In the foreground of the pattern, we see a group at left, headed by St. Nicholas, who is conversing with Arius, who stands just behind Emperor Constantine seen a second time at lower right.  Arius and his followers are identifiable by the absence of halos.  So this icon makes quite clear the Eastern Orthodox view of who are considered the “good guys” and who the “bad guys” in this icon and event.

On the  left side of the pattern is an image we have seen and discussed previously:

Perhaps you will recognize it as the “Vision of Peter of Alexandria,” who tradition claims saw Jesus as a boy with torn garments, symbolizing the tear in the fabric of the Church caused by the teachings of Arius.  For more information, see this previous posting:

On the right is an image of the death of Arius as told by his bitter enemy, Socrates Scholasticus.  We see Arius seated in a toilet enclosure, and his insides are pouring out — supposedly a punishment from God for his “heresy.”

If we look at a recent fresco of the Council of Nicea in the Megalo Meteoron Monastery in Greece, we see similar elements, but also some differences.

(Photo J. Jensen: (, Wikimedia Commons –photo enhanced here)

Let’s look at the top inscriptions:

The first — at top center — identifies the church in the background as that of

Below that and divided into two parts at each side is the title of the icon:


In the “power position” at center, we see the Emperor Constantine, titled here


Above him, as in the Stroganov pattern, we see a rendering of the “Vision of Peter of Alexandria.”

And at the base of the icon, in a position of weakness and submission, we see a fallen figure titled


Such icons then, are intended to support  a particular ecclesiastical view of the Council of Nicaea and its significance.




In an earlier posting, I briefly mentioned the cast metal four-part folding icons commonly called “irons,” because their shape when closed is similar to that of an old metal flatiron — the kind one had to heat on a stove to use.  You will find that earlier posting here:

Today we shall look a bit more closely at this very popular form of Old Believer metal icon, which may be found both with (as here) and without added colored enamel.

Here is an example:

(Courtesy of Zoetmulder Ikonen:

It includes icon types of major Church festivals, as well as the commemoration of four “wonderworking” icons of Mary.

If we look more closely, we can identify the scenes in each of the four panels:

The top image is the Crucifixion (Raspyatie), with a tiny image of the “Not Made by Hands” image of Jesus just above the cross.

The upper left image is the Annunciation (Blagovyeshchenie) to Mary.
The upper right image is the Birth (Rozhestvo) of Jesus.
The lower left image is the Birth (Rozhestvo) of the Mother of God (Mary).
The lower right image is the Entry (Vvedenie) of the Mother of God into the Temple.

At top is the New Testament Trinity, with the inscription, “He Ascended into Heaven and Sits at the Right Hand of the Father.”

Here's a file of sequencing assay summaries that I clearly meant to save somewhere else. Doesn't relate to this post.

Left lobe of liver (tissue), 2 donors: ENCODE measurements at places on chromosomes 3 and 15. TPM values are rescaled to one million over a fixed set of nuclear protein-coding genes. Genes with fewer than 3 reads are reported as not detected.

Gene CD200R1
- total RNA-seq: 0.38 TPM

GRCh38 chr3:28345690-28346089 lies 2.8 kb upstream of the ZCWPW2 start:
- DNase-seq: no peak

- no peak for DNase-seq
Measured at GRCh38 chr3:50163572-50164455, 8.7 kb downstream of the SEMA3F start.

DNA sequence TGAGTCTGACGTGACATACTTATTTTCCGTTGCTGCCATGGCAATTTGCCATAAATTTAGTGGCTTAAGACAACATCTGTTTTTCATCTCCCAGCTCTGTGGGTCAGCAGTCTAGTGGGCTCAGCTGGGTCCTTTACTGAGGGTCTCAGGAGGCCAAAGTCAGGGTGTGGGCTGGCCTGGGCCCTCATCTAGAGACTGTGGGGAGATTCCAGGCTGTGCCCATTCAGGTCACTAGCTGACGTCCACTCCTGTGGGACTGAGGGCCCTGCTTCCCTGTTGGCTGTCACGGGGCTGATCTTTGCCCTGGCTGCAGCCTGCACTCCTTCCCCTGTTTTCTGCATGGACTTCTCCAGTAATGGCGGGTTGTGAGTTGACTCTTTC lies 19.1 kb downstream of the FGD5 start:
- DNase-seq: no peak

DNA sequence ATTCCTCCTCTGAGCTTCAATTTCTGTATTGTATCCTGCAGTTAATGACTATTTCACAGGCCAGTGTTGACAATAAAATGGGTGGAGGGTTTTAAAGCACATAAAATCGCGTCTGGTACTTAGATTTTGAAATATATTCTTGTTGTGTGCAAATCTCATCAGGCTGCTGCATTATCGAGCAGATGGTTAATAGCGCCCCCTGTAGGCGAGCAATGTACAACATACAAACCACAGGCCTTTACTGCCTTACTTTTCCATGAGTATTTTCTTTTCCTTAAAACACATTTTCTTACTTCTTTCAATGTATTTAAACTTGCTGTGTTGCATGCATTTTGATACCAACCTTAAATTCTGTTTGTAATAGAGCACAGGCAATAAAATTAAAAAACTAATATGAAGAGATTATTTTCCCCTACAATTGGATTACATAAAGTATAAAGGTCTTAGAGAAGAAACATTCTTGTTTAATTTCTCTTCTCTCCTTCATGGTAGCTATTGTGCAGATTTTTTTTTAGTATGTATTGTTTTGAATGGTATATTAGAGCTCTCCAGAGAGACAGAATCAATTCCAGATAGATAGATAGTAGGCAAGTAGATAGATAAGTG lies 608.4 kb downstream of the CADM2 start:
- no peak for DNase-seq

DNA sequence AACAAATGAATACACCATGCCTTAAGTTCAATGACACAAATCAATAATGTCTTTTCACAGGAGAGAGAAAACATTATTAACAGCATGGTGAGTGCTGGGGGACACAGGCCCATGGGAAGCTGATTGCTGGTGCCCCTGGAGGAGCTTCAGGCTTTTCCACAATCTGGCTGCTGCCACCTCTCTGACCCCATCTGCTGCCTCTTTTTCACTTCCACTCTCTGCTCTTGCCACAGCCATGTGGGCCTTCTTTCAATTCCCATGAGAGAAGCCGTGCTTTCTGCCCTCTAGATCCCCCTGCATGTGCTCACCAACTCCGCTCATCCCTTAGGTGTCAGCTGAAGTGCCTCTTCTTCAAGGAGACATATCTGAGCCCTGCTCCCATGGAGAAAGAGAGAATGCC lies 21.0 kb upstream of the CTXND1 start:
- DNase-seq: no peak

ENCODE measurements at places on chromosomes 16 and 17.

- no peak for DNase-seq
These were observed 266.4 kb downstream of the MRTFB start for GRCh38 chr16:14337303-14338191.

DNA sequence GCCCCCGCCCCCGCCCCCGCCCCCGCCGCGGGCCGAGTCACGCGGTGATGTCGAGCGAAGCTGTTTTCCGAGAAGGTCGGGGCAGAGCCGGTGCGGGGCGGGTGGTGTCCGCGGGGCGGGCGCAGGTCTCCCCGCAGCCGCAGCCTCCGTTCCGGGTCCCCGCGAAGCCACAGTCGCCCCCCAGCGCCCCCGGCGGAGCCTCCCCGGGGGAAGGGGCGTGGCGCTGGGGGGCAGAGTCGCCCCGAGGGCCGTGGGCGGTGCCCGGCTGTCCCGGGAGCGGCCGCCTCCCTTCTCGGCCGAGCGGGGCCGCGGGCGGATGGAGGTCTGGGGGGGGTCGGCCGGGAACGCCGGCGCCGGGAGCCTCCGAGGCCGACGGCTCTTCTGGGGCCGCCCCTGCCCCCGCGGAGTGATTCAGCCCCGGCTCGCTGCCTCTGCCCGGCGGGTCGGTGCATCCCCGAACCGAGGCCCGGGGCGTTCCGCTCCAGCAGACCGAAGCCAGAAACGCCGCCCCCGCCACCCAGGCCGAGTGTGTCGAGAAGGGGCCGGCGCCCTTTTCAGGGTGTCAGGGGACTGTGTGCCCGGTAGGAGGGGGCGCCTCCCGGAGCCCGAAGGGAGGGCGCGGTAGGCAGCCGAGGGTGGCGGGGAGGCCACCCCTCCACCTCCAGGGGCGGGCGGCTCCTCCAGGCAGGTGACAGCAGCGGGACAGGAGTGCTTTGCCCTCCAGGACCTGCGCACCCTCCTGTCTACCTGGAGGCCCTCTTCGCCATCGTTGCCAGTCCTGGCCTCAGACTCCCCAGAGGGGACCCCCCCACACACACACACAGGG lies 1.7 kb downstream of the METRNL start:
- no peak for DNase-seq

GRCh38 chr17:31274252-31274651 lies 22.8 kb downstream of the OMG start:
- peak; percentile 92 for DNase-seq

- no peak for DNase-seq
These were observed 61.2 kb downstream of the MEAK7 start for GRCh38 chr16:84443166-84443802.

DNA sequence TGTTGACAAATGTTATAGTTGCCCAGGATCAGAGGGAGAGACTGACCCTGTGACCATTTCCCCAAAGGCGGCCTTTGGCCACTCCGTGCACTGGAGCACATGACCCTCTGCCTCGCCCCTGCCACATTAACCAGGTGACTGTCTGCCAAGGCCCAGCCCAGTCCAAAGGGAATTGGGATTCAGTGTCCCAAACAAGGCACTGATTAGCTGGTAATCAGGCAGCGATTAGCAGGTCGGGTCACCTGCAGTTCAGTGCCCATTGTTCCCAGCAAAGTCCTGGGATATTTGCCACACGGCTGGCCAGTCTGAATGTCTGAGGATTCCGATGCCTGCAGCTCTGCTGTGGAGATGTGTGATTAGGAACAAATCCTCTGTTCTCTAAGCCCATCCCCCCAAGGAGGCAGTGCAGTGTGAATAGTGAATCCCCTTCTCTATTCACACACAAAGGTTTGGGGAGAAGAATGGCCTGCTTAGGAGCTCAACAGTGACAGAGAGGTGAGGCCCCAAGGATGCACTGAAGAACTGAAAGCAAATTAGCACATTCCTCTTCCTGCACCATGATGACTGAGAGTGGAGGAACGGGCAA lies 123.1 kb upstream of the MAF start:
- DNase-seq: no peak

Left:  The Meeting (Sretenie) of Jesus in the Temple.
Right:  The Theophany (Bogoyavlenie), that is the Baptism of Jesus
Lower Left:  The Transfiguration (Preobrazhenie) of Jesus.
Lower Right:  The Entry (Vkhod) of Jesus into Jerusalem.

Top:  The Elevation (Vozdvizhenie) of the Cross.
Left:  The Descent (Sozhestvie) to Hades (Resurrection (Voskresenie) of Jesus).
Right:  The Ascension (Voznesenie) of Jesus.
Lower Left:  The Old Testament Trinity (Troitsa); in some examples this is replaced by the Descent (Sozhestvie) of the Holy Spirit (Pentecost).
Lower Right:  The Dormition (Uspenie) of Mary.

Top:  The Praise (Pokhvala) of the Mother of God.
Below that come four scenes of Poklonenie (Veneration) of Wonderworking icons of Mary:
Left:  The “Tikhvin” icon with saints Maksim and Vasiliy (Maxim and Basil) Fools for Christ’s Sake, etc.
Right:  The “Vladimir” icon with saints Aleksandr Svirskiy and Kirill Byelozerskiy, etc.
Lower left:  The “Smolensk” icon with saints Antoniy and Feodosiy Pecherskiy, etc.
Lower right:  The “Sign” icon with saints Antoniy Rimlyanin and Leontiy Rostovskiy, etc.

On the reverse side of such icons, one often finds a “Golgotha Cross,” which is discussed — as are the icons of major Church festivals and the individual Marian icons — in previous postings that may be found in the archives here through the “search” function on this site.

In Russian terminology, a “folding” icon — whether a diptych (two-panel), triptych (three-panel), quadriptych (four-panel) or simply several-panel (polyptych) form — is called a складень/skladen’.



Here is a pleasant 19th century Deisis set, which traditionally consists of a central icon of Jesus as “Lord Almighty,” an icon of Mary approaching from the left, and one of John the  Forerunner approaching at right:

Jesus has the common inscription from Matthew:

“Come unto me all you who labour and are heavy laden, and I will give you rest” (Matthew 11:28):

Прiидите ко мнѣ́ вси труждáющiися и обременéн­нiи, и áзъ упокóю вы́
Priidite ko mnye vsi truzhdaiushchiisya i obremenennii, i az’ upokoiu vui


(Courtesy of

Mary, however, has an uncommon inscription for a Deisis panel:

(Courtesy of

It is the beginning of the text known in the West as the “Magnificat” (Luke 1:46-55):

Величит душа моя Господа и возрадовася дух [мои] о Бозе Спасе моем.
яко при(зре на смирение рабы своея…)

Velichit dusha moya Gospoda i vozradovasya dukh moi o Boze Space moem.
Iako prizre na smirenie rabui svoeya…

“My soul magnifies the Lord, and my spirit has rejoiced in God my Savior.  For he has regarded the low estate of his handmaiden…”

And here is the John the Forerunner panel:

(Courtesy of


The scroll of John is a bit odd too, because it uses John 1:29, but stops at the beginning letters of the usual “Behold the Lamb of God” text:

[Во утрий же] виде Иоанн Иисуса грядуща к себе и глагола: се, Аг[нец Божий, вземляй грехи мира]

“[And in the morning] John saw Jesus coming to him and said, behold the La[mb of God who takes away the sins of the world].”

One often sees individual side panels from Deisis sets that have lost their accompanying two panels.